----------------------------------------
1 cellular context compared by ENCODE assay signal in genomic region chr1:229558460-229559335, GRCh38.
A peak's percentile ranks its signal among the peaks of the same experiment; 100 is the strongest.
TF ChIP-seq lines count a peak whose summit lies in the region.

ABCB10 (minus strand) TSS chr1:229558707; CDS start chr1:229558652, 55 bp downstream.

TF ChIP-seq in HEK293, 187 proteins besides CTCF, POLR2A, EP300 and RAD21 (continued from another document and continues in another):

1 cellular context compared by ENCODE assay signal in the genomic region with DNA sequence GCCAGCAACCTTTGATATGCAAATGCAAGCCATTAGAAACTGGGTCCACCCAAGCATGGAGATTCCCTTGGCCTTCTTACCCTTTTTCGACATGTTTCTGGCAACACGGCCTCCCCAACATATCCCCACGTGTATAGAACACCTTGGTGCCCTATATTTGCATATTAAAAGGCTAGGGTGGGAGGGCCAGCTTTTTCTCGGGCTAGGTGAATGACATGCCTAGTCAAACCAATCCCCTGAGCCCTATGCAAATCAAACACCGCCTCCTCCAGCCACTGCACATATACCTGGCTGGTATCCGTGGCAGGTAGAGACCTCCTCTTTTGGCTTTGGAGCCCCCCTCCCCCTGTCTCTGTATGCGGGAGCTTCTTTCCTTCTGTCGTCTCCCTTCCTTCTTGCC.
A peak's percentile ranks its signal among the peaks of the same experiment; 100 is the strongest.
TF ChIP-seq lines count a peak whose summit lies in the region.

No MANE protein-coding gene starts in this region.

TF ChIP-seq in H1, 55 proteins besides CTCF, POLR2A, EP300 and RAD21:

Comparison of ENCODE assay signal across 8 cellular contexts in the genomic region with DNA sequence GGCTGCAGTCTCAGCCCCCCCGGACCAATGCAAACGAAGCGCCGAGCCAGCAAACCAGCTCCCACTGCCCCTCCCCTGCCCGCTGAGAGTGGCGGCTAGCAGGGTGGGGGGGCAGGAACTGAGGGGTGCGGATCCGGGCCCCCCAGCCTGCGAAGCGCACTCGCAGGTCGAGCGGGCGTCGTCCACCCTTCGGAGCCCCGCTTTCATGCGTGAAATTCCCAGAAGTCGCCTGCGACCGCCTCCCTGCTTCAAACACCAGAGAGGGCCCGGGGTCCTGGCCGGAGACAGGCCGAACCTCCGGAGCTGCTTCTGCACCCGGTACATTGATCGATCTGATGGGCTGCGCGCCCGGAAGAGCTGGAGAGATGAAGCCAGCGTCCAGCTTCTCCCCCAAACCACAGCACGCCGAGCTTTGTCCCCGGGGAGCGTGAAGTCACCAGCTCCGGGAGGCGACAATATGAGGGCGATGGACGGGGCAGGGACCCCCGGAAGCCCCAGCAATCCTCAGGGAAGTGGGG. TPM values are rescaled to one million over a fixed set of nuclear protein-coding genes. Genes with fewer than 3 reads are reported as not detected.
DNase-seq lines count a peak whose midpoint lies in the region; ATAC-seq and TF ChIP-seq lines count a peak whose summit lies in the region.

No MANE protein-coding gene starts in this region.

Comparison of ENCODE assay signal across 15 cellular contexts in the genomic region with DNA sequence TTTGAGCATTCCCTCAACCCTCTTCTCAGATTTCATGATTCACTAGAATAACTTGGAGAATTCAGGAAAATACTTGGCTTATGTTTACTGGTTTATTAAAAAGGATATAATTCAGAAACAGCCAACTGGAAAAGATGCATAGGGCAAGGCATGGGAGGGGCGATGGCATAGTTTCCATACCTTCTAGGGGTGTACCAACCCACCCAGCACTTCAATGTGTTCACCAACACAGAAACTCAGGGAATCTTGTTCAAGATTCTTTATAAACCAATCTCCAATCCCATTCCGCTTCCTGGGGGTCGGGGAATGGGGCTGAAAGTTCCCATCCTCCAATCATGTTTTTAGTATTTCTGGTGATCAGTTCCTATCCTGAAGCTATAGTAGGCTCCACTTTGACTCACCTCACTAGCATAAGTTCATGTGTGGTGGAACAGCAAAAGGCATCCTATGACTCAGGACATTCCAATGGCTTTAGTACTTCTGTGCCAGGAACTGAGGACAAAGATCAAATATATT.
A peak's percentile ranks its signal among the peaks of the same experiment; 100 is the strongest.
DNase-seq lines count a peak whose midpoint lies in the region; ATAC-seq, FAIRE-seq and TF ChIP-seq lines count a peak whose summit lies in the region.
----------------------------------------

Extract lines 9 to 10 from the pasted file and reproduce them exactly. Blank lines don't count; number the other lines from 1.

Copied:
No MANE protein-coding gene starts in this region.

TF ChIP-seq in H1, 55 proteins besides CTCF, POLR2A, EP300 and RAD21: